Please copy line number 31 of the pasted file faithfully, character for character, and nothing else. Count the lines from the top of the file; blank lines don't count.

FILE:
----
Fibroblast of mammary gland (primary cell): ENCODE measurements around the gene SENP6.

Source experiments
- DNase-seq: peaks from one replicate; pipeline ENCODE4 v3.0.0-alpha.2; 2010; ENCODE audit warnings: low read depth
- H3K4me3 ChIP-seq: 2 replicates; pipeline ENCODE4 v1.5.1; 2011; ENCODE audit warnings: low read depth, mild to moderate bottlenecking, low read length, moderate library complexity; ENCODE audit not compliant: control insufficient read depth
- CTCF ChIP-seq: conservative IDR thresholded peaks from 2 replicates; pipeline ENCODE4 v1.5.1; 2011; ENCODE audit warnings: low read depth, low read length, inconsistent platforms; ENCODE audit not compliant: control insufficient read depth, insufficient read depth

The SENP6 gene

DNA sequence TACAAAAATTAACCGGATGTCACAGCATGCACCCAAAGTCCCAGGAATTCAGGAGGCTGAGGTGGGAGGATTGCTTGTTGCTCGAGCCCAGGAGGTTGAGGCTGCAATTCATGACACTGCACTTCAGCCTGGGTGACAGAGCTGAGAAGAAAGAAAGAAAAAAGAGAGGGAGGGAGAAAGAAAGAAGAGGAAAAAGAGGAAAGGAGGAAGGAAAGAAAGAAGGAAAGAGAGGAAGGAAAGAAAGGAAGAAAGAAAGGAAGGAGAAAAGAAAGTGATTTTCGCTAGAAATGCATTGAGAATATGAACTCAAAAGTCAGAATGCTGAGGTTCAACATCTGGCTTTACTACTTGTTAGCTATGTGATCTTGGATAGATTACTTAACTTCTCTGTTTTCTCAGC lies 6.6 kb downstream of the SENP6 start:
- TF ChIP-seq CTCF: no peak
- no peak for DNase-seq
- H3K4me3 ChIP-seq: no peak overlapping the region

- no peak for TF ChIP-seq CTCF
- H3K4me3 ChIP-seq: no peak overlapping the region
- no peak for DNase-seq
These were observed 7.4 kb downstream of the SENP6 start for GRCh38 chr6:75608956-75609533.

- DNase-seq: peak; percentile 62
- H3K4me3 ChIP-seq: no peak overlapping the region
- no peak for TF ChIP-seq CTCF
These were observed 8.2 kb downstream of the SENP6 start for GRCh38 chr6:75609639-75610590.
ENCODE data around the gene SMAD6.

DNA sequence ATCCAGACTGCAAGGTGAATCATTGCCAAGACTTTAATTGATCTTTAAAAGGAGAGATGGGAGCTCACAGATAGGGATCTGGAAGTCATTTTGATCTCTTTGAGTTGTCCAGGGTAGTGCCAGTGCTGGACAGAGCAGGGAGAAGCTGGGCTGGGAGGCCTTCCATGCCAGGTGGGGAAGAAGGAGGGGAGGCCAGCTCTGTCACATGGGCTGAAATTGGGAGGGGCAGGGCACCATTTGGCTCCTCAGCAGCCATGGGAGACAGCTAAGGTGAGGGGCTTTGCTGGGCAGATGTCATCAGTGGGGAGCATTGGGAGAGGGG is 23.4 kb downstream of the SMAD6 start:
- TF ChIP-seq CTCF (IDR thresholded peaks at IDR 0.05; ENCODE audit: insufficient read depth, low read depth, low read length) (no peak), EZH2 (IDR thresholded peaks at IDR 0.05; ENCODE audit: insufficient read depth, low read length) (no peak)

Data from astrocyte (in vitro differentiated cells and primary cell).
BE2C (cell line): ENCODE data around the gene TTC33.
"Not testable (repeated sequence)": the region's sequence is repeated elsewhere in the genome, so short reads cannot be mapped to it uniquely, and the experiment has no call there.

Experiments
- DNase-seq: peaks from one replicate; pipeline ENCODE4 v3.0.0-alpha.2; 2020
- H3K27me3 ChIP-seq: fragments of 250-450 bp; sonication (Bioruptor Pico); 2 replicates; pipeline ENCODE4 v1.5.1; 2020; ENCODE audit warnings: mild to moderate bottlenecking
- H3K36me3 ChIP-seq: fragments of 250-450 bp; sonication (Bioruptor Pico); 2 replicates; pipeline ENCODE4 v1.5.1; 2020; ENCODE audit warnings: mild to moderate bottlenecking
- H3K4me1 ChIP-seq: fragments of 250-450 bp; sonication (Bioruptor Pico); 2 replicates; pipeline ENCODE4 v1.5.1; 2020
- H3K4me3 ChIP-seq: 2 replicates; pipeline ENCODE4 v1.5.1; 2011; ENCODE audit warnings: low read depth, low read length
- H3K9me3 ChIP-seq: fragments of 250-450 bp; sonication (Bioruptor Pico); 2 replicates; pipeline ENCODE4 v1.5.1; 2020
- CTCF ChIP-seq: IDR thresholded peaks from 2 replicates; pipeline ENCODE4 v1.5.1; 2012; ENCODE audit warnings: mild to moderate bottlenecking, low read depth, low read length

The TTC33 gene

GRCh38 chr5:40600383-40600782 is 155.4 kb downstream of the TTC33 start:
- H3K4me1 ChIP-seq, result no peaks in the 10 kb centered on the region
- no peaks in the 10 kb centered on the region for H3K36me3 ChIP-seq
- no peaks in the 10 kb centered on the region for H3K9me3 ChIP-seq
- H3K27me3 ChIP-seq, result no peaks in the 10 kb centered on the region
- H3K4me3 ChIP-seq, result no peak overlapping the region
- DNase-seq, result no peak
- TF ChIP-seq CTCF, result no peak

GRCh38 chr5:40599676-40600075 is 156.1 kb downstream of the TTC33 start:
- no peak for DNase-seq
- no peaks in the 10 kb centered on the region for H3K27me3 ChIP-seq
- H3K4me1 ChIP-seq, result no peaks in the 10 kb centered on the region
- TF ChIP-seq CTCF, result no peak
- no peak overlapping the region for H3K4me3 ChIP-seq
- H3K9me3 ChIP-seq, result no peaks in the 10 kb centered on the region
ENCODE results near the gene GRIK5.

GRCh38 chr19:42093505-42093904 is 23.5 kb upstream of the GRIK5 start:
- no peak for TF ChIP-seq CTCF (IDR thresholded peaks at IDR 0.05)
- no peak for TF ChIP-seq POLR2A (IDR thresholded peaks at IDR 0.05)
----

- H3K9me3 ChIP-seq: fragments of 250-450 bp; sonication (Bioruptor Pico); 2 replicates; pipeline ENCODE4 v1.5.1; 2020